As previously mentioned, there is no cure for type 2 diabetes. However, it can be managed by eating healthy and with regular exercise. Some patients also require medications and insulin therapy to normalise their blood sugar levels.

  • Healthy diet - A diet consisting of fruits, vegetables, and whole grains is highly recommended. Patients may opt to work together with a dietitian or nutritionist who can put together a meal plan that fits their health goals as well as their lifestyle and preferences.

  • Physical activity - Physical activity is known to lower blood sugar levels. Doctors recommend at least 30 minutes of exercise, five to seven days a week. Combining different types of exercises, such as aerobics, yoga, and weightlifting, among others, is known to provide optimum results.

  • Medications - In cases where a healthy diet and regular exercise is not enough to keep diabetes under control, doctors prescribe medications, such as metformin and sulfonylureas, which help the body to either use insulin more effectively or secrete more insulin.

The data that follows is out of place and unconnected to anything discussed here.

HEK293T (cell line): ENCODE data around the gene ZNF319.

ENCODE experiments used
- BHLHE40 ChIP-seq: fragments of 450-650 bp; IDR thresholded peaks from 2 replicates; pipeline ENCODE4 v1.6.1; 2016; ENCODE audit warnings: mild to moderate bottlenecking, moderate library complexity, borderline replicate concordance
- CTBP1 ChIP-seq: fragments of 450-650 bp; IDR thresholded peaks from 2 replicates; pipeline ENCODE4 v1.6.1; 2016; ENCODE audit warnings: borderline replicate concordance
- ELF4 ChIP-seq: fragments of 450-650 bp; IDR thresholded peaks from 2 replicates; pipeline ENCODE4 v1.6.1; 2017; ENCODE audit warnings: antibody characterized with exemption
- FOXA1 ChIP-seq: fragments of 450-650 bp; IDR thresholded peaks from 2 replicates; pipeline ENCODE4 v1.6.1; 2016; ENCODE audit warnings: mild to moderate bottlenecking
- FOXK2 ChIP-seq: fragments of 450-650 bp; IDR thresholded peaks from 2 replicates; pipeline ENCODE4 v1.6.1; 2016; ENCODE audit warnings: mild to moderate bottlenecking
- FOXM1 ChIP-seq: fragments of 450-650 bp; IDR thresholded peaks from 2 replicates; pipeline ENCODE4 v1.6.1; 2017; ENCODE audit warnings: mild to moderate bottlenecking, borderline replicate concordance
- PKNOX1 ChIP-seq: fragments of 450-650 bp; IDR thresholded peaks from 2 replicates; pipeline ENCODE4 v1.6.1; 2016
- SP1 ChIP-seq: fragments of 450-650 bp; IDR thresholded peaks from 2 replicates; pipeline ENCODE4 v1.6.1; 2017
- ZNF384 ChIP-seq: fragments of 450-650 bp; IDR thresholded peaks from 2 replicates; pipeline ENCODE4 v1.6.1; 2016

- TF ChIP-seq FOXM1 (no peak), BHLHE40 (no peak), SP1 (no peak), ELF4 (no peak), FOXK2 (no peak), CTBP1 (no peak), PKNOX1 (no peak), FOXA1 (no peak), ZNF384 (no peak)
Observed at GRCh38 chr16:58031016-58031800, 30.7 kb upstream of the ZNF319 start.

• Insulin therapy - Many diabetes type 2 patients will eventually need insulin therapy as their pancreas’ ability to produce insulin declines progressively. This therapy involves injecting short-acting insulin before each meal and long-acting insulin at bedtime. Several studies have confirmed that this therapy reduces the risk of eye damage (by more than 75%), nerve damage (by 60%), and kidney disease (by 50%). There is also an option to use an insulin pump, a device placed under the skin in the abdomen. It works by continuously pumping short-acting insulin to maintain the patient’s normal blood glucose level.

References:

  • Diabetes mellitus (DM). Merck Manual Professional Version. http://www.merckmanuals.com/professional/endocrine-and-metabolic-disorders/diabetes-mellitus-and-disorders-of-carbohydrate-metabolism/diabetes-mellitus-dm.

  • “Diagnosis of Diabetes and Prediabetes”. National Institute of Diabetes and Digestive and Kidney Diseases.

  • Maruthur, NM; Tseng, E; Hutfless, S; Wilson, LM; Suarez-Cuervo, C; Berger, Z; Chu, Y; Iyoha, E; Segal, JB; Bolen, S (19 April 2016). “Diabetes Medications as Monotherapy or Metformin-Based Combination Therapy for Type 2 Diabetes: A Systematic Review and Meta-analysis”. Annals of Internal Medicine. 164: 740–51. PMID 27088241. doi:10.7326/M15-2650.